The Bill and Melinda Gates Foundation wasn’t kicked out of India

30th Jun 2020

Claim

The Bill and Melinda Gates Foundation was kicked out of India.

Conclusion

Incorrect.

 

Bill Gates’ polio vaccine permanently disabled 47,000 children in India.

 

This is based on a paper which claims that the polio vaccine increases the incidence of paralysis caused by things that aren’t polio. This is far from certain.

Claim 1 of 2

A viral Facebook post claims that Bill Gates’ polio vaccine permanently disabled 47,000 children in India and the Gates family was “kicked out of India for this”. 

The post claims this is “100% proven”. It is not. 

The claim that the Gates Foundation was kicked out of India is perhaps a distortion of news back in 2017 that the Indian government would partially fund an immunisation program in New Delhi.

Before this, the Gates Foundation had funded the program, and senior health ministry official Soumya Swaminathan told Reuters at the time: “There was a perception that an external agency is funding it, so there could be influence.”

When people started claiming that the Gates Foundation had been kicked out of India, the Indian government said this was not true and that “BMGF [The Bill and Melinda Gates Foundation] continues to collaborate and support the Ministry of Health and Family Welfare.” 

The Foundation continues to work in India. 

The claim the Gates Foundation disabled 47,000 children seems to come from a 2012 paper which claims that “non-polio acute flaccid paralysis” (NPAFP) was more common in areas of India with higher uptake of the oral polio vaccine. The Foundation funds polio vaccine eradication efforts

The paper says that in 2011, there were an extra 47,500 cases of NPAFP above the “standard” 2 cases per 100,000 people “that is generally accepted as the norm”. 

US fact checking website PolitiFact reported on a similar claim, that the Foundation had paralysed 496,000 children from a polio vaccine administered between 2000 and 2017.

This figure comes from a 2018 paper making the same argument, claiming that there were an “additional 491,000 paralyzed children above our expected numbers for children with NPAFP” between 2000 and 2017.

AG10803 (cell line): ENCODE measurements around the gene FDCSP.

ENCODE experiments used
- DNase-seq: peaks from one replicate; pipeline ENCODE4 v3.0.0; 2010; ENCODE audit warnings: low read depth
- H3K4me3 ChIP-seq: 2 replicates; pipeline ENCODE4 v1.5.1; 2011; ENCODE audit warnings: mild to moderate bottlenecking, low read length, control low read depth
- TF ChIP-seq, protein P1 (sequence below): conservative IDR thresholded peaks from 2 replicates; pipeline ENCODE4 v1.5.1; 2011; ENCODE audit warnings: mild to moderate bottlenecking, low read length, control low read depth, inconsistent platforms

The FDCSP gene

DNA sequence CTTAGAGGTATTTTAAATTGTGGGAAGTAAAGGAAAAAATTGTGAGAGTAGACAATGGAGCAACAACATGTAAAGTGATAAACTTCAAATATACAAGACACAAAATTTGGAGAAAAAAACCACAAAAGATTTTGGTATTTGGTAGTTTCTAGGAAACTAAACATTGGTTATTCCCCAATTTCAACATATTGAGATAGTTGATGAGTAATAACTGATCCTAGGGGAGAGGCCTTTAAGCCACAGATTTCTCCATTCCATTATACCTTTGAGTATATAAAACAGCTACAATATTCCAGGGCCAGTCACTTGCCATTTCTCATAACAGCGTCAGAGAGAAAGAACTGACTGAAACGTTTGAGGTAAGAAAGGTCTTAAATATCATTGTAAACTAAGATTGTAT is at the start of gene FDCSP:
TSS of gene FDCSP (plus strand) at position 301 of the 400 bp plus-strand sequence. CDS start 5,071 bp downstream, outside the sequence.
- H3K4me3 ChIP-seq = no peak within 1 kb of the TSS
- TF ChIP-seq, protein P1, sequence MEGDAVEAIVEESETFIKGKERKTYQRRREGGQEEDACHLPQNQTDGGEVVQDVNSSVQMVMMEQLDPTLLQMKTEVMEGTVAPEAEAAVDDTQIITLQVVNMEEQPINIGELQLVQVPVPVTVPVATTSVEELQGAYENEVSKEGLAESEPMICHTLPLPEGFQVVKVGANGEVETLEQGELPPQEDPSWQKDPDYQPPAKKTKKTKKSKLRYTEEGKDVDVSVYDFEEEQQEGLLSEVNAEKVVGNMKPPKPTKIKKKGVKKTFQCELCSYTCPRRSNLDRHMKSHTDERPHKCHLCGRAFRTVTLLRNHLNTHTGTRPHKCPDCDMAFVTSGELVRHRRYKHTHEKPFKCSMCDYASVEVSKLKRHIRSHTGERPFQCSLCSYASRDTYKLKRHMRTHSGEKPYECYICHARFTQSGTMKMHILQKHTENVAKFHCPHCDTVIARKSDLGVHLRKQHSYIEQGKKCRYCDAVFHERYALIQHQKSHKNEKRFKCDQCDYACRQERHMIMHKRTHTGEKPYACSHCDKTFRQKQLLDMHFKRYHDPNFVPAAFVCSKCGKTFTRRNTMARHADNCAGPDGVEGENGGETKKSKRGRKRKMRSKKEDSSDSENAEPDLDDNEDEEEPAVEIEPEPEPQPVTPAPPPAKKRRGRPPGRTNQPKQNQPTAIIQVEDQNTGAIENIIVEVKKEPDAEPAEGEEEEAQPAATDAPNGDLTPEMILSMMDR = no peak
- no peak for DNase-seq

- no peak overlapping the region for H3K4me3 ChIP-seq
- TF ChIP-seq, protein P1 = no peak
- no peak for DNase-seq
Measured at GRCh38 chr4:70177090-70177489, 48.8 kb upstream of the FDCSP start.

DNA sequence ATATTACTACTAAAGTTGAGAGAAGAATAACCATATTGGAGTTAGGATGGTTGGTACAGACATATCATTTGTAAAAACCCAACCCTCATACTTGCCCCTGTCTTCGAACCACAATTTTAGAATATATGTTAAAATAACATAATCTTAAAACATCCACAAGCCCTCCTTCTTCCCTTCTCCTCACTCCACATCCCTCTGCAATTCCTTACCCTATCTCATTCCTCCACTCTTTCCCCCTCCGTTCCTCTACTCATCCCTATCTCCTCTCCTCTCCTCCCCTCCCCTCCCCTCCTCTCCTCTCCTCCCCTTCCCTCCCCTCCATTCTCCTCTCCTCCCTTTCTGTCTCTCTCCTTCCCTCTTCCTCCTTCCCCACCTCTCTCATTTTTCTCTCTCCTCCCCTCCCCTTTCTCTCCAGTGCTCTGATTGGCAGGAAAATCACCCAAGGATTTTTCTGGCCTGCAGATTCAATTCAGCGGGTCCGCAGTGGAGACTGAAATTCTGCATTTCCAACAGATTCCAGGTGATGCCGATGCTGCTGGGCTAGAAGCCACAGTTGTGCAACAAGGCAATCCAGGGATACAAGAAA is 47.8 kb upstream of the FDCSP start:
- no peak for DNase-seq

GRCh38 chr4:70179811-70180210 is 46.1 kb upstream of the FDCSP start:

It is true that the observed incidence of NPAFP cases increased in the late 2000s and has stayed relatively high, but this doesn’t mean the polio vaccine was necessarily the cause.

Back in 2013 the BBC reported that public health officials said that the increase could be put down to the fact that monitoring of cases of paralysis, whether caused by polio or not, was better than in previous decades. 

Data from the National Polio Surveillance Project unit shows that while cases of NPAFP increased in the mid-2000s in Bihar and Uttar Pradesh where the vaccination work was concentrated, the incidence of polio-related AFP also increased before falling away. 

This would support the theory about increased monitoring.

While there may be a statistical correlation between the number of vaccination doses and cases of NPAFP, we’ve found no evidence or theory which explains why this might be the case. NPAFP is caused by other viruses and bacteria besides polio. 

However other countries, including the UK, have also observed increased reports of unexplained AFP. 

It’s worth noting that the polio vaccine can itself result in cases of “vaccine-associated paralytic polio” according to the World Health Organisation, but the rate is incredibly low. Approximately 1 in 2.7 million doses of the oral polio vaccine are associated with paralytic polio.